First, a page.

Andy Nelson: Finding a happy path through design and illustration

Photo courtesy of Andy Nelson

DAndy Nelson, digital product designer, illustrator and self-proclaimed La Croix enthusiast, wears many hats. He enjoys working full time as a product designer for a real estate company Mate but spends his free time perfecting a hand-drawn style of illustration. After years of experimentation, Nelson believes that a carefully curated visual experience is at the heart of impactful design.

“I manage the end-to-end process to create the best user experience.”

In a world of online services, digital product designers and UI/UX (user interface/user experience) designers like Nelson create journeys for users to navigate. “I manage the end-to-end process to create the best user experience,” Nelson says. Through an iterative, multi-step process of research, flowchart, and fine-tuning, the UI/UX designer tailors a final product that guides users through a satisfying online experience toward the desired outcome, whether be it buying a t-shirt or taking out a mortgage.

A big part of UI/UX design is mapping out the possible paths, both desirable and undesirable, that users can take through a site or application. “Let’s say you apply for a loan,” Nelson says. “The ‘happy path’ would be for them to arrive and go through the loan process successfully. Then you also have to consider “unlucky paths,” where they might enter the wrong social security number. What do you do then? Where will they go? You never want to leave a user hanging there.

Like a user navigating a poorly designed application, Nelson took many unfortunate paths trying to find career directions over the years, exploring engineering, business and physical product design. While studying multidisciplinary design at the University of Utah, Nelson found that the experience design process gelled with him. “I found I was much, much better at it. The speed at which I could iterate was tremendous,” he says.

Although he had little drawing experience, he quickly incorporated illustration into his toolset. Nelson’s illustration career began while working as a graphic designer at Sorenson Media during their rebranding. “I just started putting shapes together until it looked like a drawing,” he says. “It was really the first time I had illustrated anything, professionally at least. I liked it.”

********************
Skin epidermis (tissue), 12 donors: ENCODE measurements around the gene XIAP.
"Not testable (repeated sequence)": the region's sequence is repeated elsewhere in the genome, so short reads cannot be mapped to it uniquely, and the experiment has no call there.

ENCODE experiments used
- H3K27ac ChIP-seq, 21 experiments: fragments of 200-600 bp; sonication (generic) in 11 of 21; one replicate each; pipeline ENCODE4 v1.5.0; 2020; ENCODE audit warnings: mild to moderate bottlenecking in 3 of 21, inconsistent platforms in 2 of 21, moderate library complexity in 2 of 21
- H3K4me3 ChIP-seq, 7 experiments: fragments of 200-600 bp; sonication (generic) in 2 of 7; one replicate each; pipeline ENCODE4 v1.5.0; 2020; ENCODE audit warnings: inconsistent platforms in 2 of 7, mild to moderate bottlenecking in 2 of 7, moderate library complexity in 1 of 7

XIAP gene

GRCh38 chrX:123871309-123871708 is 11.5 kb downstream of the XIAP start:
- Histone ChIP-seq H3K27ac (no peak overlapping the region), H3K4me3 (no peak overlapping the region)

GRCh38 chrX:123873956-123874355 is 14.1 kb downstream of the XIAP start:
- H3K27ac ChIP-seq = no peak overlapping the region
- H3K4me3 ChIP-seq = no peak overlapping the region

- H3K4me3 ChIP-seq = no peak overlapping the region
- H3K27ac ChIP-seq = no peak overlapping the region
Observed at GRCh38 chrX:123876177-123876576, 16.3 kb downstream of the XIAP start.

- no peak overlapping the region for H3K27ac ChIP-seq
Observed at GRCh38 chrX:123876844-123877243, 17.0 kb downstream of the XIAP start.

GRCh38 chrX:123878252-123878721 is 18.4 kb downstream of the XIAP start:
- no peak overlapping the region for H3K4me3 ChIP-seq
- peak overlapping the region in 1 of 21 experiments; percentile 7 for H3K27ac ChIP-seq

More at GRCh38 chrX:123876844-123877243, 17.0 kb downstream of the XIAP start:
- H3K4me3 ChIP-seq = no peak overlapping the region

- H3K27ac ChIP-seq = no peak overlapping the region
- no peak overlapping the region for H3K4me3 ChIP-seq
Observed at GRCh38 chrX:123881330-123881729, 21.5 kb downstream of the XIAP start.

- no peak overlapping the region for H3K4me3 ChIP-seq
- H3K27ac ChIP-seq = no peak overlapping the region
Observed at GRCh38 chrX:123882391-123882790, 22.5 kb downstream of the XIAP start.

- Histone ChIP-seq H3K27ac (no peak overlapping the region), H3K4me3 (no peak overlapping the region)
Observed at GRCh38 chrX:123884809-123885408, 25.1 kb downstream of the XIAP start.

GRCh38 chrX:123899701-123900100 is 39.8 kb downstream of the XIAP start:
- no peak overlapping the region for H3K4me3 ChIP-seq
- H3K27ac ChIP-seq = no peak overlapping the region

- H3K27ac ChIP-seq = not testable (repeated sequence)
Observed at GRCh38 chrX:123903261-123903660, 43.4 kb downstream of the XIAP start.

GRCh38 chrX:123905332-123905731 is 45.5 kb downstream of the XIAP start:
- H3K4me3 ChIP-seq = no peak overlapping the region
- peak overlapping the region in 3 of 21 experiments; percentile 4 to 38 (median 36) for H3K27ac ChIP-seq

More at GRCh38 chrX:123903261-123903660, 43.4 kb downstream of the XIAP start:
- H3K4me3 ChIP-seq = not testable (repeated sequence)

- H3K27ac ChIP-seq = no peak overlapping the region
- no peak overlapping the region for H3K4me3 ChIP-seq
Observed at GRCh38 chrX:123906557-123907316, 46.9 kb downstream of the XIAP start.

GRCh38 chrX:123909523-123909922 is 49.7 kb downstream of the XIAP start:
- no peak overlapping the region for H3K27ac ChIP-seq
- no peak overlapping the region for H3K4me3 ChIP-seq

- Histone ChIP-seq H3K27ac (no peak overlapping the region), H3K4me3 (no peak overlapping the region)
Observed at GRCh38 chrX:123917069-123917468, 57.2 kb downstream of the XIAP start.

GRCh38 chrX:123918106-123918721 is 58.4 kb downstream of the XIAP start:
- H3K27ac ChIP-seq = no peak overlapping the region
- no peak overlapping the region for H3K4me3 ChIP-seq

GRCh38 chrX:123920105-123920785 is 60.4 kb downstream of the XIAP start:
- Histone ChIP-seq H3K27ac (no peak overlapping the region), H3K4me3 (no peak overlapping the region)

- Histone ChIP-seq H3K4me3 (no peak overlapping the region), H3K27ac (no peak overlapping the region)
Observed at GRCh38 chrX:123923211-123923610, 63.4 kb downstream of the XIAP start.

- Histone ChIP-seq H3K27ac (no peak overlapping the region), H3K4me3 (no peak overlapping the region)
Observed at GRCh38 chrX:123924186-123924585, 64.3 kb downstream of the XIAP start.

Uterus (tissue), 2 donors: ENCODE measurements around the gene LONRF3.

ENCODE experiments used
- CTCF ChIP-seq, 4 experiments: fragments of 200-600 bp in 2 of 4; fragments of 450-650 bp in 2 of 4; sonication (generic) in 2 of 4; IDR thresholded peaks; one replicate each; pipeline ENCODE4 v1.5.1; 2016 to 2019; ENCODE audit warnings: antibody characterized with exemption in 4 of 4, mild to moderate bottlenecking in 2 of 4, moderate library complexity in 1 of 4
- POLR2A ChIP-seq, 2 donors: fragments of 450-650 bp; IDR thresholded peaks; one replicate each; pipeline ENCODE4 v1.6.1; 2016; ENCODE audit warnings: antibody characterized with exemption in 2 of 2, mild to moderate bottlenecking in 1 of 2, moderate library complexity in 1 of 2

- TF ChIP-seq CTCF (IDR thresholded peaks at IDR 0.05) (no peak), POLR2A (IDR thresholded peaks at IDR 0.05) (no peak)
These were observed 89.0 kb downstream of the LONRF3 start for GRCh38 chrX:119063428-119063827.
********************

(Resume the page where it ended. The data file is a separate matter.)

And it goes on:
Image courtesy of Andy Nelson

After this first exposure to illustration, Nelson devoted more personal time to studying the technique online and developing his skills through practice by volunteering for whatever assignments he could to improve his abilities. Since then, he has illustrated for several clients, including his former employers. Progressive rental and clothing company Roark. “I kind of drew what I liked,” he says. “I guess it became a lot of western, mystical self-expression.”

“I kind of just drew what I liked…I guess it became a lot of western, mystical self-expression.”

Nelson feels his user interface and visual design skills set him apart, and his passion for illustration fits into his design philosophy. “I think UI and high fidelity…visual design is imperative to delivering the best possible user experience,” he says. “When it comes to illustration in product design,

I find it to be an incredibly undervalued part that has a lot of potential for impact and a lot of opportunity to communicate meaning as well. I always advocate for this stuff.

Nelson is looking for
Image courtesy of Andy Nelson

Nelson’s new brand, sea ​​birds, blends his self-expression, personal experience, and focus on user interface with a concise, user-friendly visual language. “This half-fish, half-bird animal is uncomfortable everywhere. It doesn’t do well above water or underwater; it’s just not made for that. It certainly reflects my life experience more than a lot of these adventure-based clothing brands,” he says. “I like the idea of ​​acknowledging that things aren’t always perfect. You are not always comfortable in a situation. I love trying to communicate that through a brand that is also hopefully cool, has interesting artwork, and is still a good quality product. Whether sea ​​birds adorns a popsocket or a sweatshirt, Nelson’s message remains the same: trial and error sometimes leads to surprising success.

To learn more about Nelson’s design and illustration work or to contact him for an order, visit his website,